compiled by Nicole Tomassi, Marketing & Conference Manager
This is the sixth year for our annual December tradition of presenting books that members of the Westchester staff want to read or gift to others. Get more information about the titles by clicking on the cover images, which will take you to the IndieBound website, which uses the Bookshop.org platform to manage order fulfillment.
Not sure what book someone on your holiday list may want? Send them a digital gift card from Bookshop so that a portion of your purchase supports local, independent bookstores all around the country.
The Woman in White
Author: Wilkie Collins
Publisher: Penguin Classics
I am going to gift Wilkie Collins’, The Woman in White to my daughter. I’m currently reading it and am reminded why the classics have earned their place in history and are still a source of inspiration to modern authors. It is a beautifully crafted page-turner. I picked up my copy in an Oxfam bookshop in Bath. I buy from charity bookshops, Waterstone’s and independent bookshops.
Selected by: Julie Willis, Editorial & Pre-press Director, River Editorial
Author: David Grann
Publisher: Doubleday Books
This is a somewhat historical account of the HMS Wager and its 18th century tale of mutiny on the seas. I almost feel like I can hear the sails whipping in the wind, the groans of the wood from the ship, along with shouts of the sailors just from reading the excerpt of this book. I know the person I’ll be gifting this to will love it.
Author: Safiya Sinclair
Publisher: 37 Ink
I listened to an interview with her earlier this year on NPR as she talked about her childhood growing up in a strict Rasta household and I was immediately fascinated. I know very little about the Rasta culture and I’m eager to read her memoir and learn more. Americans, for the most part, have a misperception about Rastafari culture, their relationship to marijuana, and what American’s think is a Rasta “laid back” way of life. I’m looking forward to reading about Ms. Sinclair’s experiences from her childhood.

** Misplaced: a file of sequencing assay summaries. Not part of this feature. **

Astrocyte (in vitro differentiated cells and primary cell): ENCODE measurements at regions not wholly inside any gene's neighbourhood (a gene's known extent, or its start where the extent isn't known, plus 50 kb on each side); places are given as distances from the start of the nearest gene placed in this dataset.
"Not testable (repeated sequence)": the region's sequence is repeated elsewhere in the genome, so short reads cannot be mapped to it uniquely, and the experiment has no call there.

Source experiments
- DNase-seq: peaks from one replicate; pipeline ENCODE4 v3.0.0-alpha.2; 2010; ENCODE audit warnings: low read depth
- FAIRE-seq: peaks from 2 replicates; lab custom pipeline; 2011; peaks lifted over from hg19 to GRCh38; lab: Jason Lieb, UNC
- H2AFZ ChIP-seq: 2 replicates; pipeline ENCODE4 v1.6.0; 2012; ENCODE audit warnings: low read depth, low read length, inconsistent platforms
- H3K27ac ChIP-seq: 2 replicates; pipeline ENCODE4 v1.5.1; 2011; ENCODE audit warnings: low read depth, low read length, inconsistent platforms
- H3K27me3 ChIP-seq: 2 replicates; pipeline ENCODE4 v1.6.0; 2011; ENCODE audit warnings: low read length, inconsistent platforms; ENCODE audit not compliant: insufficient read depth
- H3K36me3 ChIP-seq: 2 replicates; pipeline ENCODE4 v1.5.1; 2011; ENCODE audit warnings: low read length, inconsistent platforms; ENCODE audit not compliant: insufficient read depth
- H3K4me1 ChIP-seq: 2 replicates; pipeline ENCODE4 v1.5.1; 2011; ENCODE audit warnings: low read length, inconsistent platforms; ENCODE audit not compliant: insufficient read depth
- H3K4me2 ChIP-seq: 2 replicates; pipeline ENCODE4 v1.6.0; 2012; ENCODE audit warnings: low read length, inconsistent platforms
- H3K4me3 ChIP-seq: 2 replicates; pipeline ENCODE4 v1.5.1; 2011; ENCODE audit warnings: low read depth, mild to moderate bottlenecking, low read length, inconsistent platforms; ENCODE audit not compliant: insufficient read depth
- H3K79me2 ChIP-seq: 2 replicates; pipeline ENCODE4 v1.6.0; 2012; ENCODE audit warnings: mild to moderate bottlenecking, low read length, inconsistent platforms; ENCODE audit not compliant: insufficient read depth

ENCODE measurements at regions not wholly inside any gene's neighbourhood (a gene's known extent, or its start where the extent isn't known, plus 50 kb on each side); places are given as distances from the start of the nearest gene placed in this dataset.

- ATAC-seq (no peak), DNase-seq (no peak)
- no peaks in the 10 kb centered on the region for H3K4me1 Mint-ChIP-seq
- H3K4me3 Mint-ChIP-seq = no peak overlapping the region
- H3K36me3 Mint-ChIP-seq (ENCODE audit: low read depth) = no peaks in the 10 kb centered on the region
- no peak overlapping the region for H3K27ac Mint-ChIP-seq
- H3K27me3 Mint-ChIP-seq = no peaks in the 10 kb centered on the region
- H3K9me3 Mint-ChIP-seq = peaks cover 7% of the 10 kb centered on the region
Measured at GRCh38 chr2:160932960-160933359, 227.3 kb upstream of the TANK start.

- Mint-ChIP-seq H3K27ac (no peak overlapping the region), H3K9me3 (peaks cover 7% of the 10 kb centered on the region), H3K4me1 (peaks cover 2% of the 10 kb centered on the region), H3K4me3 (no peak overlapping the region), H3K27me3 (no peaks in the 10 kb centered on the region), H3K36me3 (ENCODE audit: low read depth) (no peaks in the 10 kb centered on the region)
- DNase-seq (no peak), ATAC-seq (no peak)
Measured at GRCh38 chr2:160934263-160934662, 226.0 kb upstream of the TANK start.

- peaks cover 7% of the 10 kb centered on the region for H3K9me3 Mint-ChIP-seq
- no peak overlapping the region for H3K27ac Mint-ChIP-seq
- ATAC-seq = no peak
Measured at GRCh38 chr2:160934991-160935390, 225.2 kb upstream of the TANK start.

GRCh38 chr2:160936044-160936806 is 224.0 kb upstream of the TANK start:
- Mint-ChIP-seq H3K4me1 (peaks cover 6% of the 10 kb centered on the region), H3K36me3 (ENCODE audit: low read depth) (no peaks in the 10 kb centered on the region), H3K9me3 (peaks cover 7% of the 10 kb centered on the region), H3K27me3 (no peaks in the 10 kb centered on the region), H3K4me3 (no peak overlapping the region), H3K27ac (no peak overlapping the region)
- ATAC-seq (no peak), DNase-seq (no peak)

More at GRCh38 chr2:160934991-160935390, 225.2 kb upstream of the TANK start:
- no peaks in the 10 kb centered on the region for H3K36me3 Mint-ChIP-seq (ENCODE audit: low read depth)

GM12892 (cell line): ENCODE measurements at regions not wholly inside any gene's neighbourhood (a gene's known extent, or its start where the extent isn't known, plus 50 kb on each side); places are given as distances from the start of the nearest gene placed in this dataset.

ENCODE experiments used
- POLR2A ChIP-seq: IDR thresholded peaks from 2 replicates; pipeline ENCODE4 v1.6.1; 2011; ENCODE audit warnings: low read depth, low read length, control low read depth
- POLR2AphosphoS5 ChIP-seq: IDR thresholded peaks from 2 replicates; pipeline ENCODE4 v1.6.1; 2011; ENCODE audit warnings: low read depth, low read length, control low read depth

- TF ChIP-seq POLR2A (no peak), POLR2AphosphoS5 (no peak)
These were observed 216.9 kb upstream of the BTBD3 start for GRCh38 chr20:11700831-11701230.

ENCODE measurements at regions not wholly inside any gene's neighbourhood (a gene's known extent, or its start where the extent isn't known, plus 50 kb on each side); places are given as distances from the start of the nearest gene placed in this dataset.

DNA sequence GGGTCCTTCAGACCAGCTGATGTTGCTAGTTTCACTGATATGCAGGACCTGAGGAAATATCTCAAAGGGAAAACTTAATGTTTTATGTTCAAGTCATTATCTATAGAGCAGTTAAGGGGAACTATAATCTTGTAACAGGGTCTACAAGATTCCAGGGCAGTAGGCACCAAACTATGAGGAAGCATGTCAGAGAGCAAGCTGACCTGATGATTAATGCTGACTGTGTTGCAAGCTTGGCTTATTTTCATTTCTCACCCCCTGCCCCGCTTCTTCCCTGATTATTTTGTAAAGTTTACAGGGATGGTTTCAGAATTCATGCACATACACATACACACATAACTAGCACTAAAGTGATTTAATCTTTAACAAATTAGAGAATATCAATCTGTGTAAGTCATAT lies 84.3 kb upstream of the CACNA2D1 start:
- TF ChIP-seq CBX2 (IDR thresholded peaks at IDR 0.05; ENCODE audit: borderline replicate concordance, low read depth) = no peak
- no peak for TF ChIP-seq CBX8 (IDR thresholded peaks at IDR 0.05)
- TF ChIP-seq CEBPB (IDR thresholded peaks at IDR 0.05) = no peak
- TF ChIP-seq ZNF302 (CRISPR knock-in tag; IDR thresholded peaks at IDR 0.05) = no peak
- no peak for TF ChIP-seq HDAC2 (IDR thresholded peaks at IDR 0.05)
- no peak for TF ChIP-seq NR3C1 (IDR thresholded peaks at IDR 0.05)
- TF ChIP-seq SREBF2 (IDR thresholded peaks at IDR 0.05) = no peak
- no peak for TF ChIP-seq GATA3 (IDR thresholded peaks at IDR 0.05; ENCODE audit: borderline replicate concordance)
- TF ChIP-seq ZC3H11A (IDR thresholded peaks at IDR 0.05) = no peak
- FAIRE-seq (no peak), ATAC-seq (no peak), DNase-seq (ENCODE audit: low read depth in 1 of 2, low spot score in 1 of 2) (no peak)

Selected by: Deb Taylor, Chief Operating Officer
Author: Ariel Aberg-Riger
America Redux won the Kirkus Reviews Teen Award this year, but it’s really essential nonfiction “reading” for every American adult. “Reading” in quotes because it’s a graphic/illustrated book and the presentation of hard truths is so cool that you can’t look away. I can’t wait to give it to my nephew for Christmas: he’s 30, very socially conscious and as fun, caring, and deeply curious as any devoted aunt could hope for.
Favorite bookstore: The Bookshop of Beverly Farms. Genius recommendations.
Selected by: Christina DeYoung, Director, Client Solutions, Westchester Education
Author: Jennifer Breheny Wallace
This was recommended by my wife as a must read for parents of adolescents. It addresses the rise of “toxic achievement culture” and the effects of always having to be the best that are placed on our kids by a variety of sources including culture and media. It offers solutions to best address these fallacies and provide them with resilience and self-confidence to recognize and overcome these messages, and find their own path. With a junior in high school and an eighth grader that face competitive pressure every day at school and in athletics, this seems like a great read.
Selected by: Kevin Schroeder, Director, Client Solutions, Westchester Education
Pulitzer Prize Winner Daniel Mason’s North Woods plays out the passage of time in a farmhouse in Western Massachusetts over the course of several centuries. Books that examine a single location over the course of a long span of time have always fascinated me. From historical works to literary non-fiction like Tracy Kidder’s Hometown (also about a location in Western Massachusetts), or fiction titles that are more about a place than a single set of events, I’ve always found works that are conceptual about what makes a town or city special to be fascinating. This one’s on its way, and certainly the book that will be at the top of my reading pile at the end of the year.
Selected by: Tyler M. Carey, Chief Revenue Officer
To learn about additional titles worthy of gifting to others or for yourself, the links below are for articles containing reviews about some of the best titles that were released during 2023:
Publishers Weekly: Best Books 2023
Kirkus Reviews: Best of 2023
National Public Radio: Books We Love 2023
Time Magazine: The 100 Must-Read Books of 2023
Vox Media/Vulture: The Best Books of 2023
May your holiday season be filled with lots of books given and received, along with some quiet time to read them. Wishing you all the best in 2024, when there are sure to be more new books for the TBR pile.